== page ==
“A head of time [solo]”

Linda Austin: Dancing inside everyday life

In "A head of time [solo]" Linda Austin continues to create dance from the movement and emotion of life

A head of time [solo], which she performed at Performance Works Northwest this weekend, transformed Linda Austin’s last ensemble piece into a solo act. First performed in 2012 with a nine-person cast featuring a who’s-who of Portland dance, Austin has performed the piece as a solo performance first in Mexico and once before in Portland. She presented it here not only to build support for her next ensemble piece, (Un)Made You, but also to coincide with the birthday of one of the dedicatees of the piece, her sister.

For those of us who missed the first run, an important but downplayed component of the show is that it was occasioned by the untimely deaths of Austin’s sister and nephew, both in 2011. When you consider all these threads of time winding around just the very dates of this performance, if it wasn’t about time, mortality, and the strangeness of being in the middle of it all, something would seem amiss.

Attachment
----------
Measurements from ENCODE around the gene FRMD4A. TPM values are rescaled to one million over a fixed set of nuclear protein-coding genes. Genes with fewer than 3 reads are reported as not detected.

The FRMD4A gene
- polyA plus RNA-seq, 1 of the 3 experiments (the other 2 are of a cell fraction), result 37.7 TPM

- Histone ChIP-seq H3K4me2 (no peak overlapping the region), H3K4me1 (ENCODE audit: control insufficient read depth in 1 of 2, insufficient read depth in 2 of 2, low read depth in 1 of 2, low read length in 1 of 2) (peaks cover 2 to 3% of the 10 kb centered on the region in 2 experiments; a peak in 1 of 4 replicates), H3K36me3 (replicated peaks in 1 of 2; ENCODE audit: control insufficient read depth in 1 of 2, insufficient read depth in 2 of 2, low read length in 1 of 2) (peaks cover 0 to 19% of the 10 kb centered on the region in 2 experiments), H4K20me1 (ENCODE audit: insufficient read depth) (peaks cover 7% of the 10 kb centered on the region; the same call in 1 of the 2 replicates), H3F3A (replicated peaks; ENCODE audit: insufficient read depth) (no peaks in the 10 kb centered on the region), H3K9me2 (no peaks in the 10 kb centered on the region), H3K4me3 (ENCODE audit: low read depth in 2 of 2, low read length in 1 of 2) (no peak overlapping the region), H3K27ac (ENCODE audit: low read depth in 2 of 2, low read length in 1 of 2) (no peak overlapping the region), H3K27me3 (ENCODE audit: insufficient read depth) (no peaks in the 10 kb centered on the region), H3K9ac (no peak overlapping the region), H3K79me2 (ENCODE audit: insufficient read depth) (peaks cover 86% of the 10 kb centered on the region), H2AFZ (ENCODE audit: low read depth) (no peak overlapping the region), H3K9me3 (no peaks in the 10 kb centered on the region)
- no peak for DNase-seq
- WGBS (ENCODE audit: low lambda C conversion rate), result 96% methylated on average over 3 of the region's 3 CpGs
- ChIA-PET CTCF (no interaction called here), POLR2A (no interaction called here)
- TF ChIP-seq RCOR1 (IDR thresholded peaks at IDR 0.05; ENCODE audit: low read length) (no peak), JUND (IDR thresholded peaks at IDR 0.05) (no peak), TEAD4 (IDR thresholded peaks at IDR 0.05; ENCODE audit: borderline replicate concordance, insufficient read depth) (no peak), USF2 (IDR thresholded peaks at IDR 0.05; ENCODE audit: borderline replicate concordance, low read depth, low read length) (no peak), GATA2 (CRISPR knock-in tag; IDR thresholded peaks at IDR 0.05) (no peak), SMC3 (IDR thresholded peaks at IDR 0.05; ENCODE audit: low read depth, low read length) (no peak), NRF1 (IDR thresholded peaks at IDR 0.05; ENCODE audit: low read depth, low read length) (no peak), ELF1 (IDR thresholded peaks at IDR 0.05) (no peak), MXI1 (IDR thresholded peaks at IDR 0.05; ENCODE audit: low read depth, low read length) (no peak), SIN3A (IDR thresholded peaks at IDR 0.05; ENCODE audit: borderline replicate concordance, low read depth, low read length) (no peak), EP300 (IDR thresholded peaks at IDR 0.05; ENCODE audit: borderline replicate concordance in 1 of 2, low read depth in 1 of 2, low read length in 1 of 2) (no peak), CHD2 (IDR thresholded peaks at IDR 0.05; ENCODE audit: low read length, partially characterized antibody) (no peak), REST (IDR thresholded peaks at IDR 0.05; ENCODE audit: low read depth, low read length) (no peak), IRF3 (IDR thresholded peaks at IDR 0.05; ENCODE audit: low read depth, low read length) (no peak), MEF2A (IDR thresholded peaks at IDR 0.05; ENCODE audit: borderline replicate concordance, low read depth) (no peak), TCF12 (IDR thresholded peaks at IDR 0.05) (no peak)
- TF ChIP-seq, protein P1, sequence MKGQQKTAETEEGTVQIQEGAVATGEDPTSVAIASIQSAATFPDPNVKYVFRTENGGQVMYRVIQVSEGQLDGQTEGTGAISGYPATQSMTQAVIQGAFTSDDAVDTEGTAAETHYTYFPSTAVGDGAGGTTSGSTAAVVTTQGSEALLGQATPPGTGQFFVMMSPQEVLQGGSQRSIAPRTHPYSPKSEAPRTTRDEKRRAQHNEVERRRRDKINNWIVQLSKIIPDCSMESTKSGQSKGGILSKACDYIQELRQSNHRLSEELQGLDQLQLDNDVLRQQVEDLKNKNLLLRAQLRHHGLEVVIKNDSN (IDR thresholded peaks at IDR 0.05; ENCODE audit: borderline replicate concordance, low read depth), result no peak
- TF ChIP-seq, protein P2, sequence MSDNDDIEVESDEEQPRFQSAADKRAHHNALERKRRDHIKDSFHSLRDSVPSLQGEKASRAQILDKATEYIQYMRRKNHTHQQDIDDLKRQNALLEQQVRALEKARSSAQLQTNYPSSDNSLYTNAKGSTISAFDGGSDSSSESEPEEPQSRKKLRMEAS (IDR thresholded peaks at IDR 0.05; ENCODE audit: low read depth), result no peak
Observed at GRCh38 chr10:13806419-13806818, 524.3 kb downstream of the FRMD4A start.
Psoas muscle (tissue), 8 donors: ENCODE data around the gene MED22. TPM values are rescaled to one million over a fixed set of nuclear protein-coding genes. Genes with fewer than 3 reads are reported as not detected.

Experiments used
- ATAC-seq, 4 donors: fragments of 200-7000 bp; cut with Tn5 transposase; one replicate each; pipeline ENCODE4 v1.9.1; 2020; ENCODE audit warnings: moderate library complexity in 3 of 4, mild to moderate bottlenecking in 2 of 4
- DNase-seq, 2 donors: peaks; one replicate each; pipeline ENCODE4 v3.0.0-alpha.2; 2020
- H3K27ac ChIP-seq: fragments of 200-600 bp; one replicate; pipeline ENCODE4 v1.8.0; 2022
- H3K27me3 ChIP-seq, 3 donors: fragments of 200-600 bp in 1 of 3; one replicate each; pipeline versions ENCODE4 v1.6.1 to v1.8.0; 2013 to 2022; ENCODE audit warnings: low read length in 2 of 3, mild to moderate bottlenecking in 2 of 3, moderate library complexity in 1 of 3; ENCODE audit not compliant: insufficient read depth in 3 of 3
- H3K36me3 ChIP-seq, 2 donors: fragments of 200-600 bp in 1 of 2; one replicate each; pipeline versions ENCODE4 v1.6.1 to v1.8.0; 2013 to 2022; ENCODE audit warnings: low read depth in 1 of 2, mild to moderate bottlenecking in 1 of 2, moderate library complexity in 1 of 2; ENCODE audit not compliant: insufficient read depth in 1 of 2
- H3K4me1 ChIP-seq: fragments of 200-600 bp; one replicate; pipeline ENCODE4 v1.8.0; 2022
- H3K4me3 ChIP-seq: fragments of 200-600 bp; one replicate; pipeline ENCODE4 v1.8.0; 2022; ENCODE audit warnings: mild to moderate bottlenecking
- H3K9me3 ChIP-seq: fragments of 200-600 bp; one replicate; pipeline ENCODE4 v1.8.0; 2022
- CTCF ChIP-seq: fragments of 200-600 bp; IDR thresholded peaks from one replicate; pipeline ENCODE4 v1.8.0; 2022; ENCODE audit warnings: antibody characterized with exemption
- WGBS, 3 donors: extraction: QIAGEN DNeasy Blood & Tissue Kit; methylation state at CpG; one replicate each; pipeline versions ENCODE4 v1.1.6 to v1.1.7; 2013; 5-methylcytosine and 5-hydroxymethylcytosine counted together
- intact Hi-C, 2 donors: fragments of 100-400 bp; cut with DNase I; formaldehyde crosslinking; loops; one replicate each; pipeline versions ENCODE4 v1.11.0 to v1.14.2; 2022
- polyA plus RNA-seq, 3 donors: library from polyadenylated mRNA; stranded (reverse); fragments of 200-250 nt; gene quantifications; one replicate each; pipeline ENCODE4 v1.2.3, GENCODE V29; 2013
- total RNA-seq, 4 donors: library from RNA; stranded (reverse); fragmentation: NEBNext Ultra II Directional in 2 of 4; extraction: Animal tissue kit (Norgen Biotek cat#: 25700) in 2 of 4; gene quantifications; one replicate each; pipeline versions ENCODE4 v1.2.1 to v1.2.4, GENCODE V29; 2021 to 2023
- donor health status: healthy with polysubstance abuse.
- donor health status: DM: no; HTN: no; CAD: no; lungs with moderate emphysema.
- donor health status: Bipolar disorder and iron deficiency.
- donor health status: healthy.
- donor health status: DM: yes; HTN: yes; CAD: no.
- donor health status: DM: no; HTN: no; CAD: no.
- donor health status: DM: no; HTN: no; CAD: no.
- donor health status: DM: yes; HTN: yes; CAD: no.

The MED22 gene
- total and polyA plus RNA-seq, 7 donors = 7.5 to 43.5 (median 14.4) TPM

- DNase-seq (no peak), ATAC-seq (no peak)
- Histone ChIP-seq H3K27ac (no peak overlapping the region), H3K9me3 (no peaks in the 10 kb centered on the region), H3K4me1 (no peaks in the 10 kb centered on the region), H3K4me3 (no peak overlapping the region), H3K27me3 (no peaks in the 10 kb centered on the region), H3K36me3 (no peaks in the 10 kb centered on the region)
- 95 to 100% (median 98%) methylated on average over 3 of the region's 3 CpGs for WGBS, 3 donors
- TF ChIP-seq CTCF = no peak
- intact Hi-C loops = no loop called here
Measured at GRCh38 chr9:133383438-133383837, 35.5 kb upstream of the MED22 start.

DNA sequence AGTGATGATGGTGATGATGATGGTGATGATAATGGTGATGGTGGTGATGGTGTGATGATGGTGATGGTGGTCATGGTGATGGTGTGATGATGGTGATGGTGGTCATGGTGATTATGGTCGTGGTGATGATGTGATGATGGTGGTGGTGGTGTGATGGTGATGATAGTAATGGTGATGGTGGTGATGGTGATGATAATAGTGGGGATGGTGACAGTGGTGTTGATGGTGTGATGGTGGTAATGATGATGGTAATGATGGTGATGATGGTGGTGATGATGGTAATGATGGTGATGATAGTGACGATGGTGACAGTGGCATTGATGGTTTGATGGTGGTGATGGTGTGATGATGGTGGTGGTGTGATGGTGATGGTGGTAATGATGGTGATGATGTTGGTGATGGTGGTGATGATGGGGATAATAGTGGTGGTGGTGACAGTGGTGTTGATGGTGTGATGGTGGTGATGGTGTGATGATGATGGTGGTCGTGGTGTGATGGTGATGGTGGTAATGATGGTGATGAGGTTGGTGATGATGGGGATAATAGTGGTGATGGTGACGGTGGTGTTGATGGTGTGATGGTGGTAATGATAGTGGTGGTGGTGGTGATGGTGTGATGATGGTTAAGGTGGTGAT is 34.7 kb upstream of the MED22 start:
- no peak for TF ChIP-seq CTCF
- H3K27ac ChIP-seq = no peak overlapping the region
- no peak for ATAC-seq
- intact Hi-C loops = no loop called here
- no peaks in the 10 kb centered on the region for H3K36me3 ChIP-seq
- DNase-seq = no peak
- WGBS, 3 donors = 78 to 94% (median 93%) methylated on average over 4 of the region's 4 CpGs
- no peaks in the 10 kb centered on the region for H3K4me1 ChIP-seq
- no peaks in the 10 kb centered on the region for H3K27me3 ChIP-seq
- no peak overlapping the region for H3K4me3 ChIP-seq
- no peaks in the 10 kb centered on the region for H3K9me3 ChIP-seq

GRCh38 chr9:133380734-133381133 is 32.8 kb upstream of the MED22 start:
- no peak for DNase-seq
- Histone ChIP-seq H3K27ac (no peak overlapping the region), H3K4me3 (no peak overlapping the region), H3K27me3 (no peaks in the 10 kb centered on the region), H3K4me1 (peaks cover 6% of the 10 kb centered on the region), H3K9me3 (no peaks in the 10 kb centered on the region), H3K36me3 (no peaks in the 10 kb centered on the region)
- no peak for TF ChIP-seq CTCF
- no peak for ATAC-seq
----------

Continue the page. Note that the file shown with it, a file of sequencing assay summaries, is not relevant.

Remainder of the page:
Linda Austin in “A head of time [solo]”/Chelsea Petrakis

Linda Austin in “A head of time [solo]”/Chelsea Petrakis

Austin started the performance by instructing us what not to think of, which naturally planted these images firmly in our minds. She flubbed one of the lines, but responded to it with an unhurried tumble of beautiful nonsense sounds until the sentence got back on track. As she began to arrange the multicolored extension cords that would tie together many of the props, Austin declared further instructions and meditations on states of self, past moments, and habits of personality that either directly referenced childhood or at least carried the sense of comfortable weirdness that you can’t help but miss after growing up even a little.


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